Need a cocktail? You thought you were close to being done… You rewrote your script or memoir or novel, finding the weak spots, brightening up the dialogue, proofed it, gave your masterpiece a kiss and sent it off to some respected friends for feedback.
You imagined yourself meeting with producers as they praised your characters, your brilliant twists and turns. You could see the cover of your book in your mind’s eye—a girl, standing in the fog, staring at a haunted mansion. A photo of you as a child holding a broken wagon.
Then you get the call. “It’s really great!” your respected friends say, “I just have some minor thoughts.”
You are jubilant. You can make these minor tweaks then send your baby off into the world!
You meet your friends (if you’re smart, you will have given it to more than one person, to get multiple notes in order to find the consistent problems.) And wham.
These notes are not minor. In fact, they are HUGE. Structural. They involve re-thinking not just the way the story unfolds, but what the story is about.
You thought you were done, but in fact, you are back to square one and now the grind truly begins. And when I say “grind,” I mean GRIND. Literally reducing your story elements to powdery dust by crushing them, then building them up again into different shapes and sizes.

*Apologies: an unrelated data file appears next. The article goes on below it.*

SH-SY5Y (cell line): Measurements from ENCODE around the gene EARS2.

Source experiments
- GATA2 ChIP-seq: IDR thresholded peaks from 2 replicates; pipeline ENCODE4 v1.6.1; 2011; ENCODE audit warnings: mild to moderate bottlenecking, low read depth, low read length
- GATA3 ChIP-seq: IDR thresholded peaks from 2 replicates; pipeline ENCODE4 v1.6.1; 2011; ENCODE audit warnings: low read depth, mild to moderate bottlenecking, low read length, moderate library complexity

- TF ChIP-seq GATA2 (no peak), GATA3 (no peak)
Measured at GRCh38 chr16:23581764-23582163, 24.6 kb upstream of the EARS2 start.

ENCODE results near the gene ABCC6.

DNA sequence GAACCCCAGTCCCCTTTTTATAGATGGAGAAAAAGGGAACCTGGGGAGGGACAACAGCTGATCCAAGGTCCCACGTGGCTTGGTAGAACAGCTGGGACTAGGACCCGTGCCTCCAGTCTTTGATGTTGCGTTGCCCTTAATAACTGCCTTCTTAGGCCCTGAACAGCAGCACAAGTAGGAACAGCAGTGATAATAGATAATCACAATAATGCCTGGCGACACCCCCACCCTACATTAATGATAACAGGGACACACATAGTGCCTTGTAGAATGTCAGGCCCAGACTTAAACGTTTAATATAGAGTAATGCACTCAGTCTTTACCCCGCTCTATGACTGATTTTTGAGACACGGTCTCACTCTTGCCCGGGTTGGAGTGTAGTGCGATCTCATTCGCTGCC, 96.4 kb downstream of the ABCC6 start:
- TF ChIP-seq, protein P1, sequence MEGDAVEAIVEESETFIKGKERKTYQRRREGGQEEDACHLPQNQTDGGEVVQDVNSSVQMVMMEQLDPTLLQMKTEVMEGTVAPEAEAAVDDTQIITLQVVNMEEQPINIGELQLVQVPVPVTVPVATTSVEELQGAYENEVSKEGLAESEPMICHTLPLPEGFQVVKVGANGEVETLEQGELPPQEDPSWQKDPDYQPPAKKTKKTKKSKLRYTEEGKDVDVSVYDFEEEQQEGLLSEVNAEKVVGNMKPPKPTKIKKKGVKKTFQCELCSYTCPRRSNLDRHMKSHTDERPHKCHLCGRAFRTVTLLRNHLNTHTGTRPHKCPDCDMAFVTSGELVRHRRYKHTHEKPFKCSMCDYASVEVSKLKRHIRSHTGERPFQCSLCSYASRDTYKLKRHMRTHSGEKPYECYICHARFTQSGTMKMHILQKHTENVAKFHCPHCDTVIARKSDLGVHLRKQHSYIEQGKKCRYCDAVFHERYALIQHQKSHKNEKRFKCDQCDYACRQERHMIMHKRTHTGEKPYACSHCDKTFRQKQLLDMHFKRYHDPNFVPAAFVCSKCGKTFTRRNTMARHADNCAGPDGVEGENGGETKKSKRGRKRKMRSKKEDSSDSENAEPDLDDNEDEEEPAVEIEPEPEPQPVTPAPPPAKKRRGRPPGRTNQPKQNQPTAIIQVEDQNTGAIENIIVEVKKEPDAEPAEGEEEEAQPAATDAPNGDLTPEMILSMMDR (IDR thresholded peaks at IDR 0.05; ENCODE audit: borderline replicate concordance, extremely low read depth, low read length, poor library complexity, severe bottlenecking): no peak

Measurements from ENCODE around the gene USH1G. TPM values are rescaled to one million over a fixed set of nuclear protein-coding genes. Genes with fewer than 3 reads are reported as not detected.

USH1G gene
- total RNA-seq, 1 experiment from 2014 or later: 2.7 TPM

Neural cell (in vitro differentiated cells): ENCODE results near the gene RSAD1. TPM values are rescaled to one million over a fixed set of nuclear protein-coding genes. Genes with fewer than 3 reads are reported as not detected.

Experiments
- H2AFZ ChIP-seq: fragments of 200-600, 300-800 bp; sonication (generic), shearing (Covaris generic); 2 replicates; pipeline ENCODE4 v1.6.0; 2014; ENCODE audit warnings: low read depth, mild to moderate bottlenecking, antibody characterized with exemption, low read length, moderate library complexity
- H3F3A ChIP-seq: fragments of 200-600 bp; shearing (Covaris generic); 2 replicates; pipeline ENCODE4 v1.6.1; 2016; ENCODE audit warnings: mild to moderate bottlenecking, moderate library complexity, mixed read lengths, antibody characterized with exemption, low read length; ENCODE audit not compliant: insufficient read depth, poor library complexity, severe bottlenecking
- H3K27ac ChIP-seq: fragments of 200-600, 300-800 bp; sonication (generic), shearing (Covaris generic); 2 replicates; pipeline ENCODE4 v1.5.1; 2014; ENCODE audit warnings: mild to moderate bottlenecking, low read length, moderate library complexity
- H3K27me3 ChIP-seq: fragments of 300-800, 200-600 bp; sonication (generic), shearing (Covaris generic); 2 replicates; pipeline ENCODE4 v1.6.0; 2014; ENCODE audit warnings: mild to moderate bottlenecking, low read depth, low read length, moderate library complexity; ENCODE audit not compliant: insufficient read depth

Welcome to Rewrite Hell.
By the way, just so you know, I was inspired to write this blog because I too recently discovered I am facing some major re-thinking on a project, when I thought the hard thinking was done.
So, here are my tips on how to deal with Rewrite Hell.
1. Feel free to cry. For at least a week.
2. Drink too many Lychee Martinis.
3. Sober up and collate all the feedback you’ve gotten. Write down the notes that are consistent (things that work, things that don’t.) Spell the notes out in your own words so you will understand them later.
4. Put the script or manuscript away for a significant amount of time. If you’re not on deadline, two months is good. If you’re on deadline, a couple of days. You want to give yourself enough distance so that you can actually “see” your story when next you pick it up.
5. Read your pages again and make a plan. Decide which notes serve the story you want to tell and figure out how to implement them. Sometimes people have the wrong idea about how to solve the problems, but they’re right that there’s trouble. How can you fix the issues that were consistently mentioned by your friends, and do it in your own way?
6. If you need to restructure, make a new outline.
7. Start on page one and rewrite your way through the new outline. Some scenes will stay the same, some will be radically different, and some will completely vanish.
8. When you’re finished, drink one lychee martini.
9. Start outlining your next project. You need something to live for.
10. Send the draft out to your TWO most trusted, brilliant writer friends.
11. Make any changes you feel are helpful from these final notes (beware of endless churning here…)
12. Send it out and let it go.
13. Start writing your next project.
Take Action! If you’ve just gotten notes that have thrown you into a tailspin, don’t despair. Take some time to get perspective, then make a plan. Figure out which notes are helpful and eliminate the rest. Make a new outline. Rewrite. Send it out again.
Remember, grinding is part of the process, but perfection is the enemy of art. Do the best you can, then move on to the next project.
Being a writer is like being a shark. You can’t stop moving.
Except to drink lychee martinis.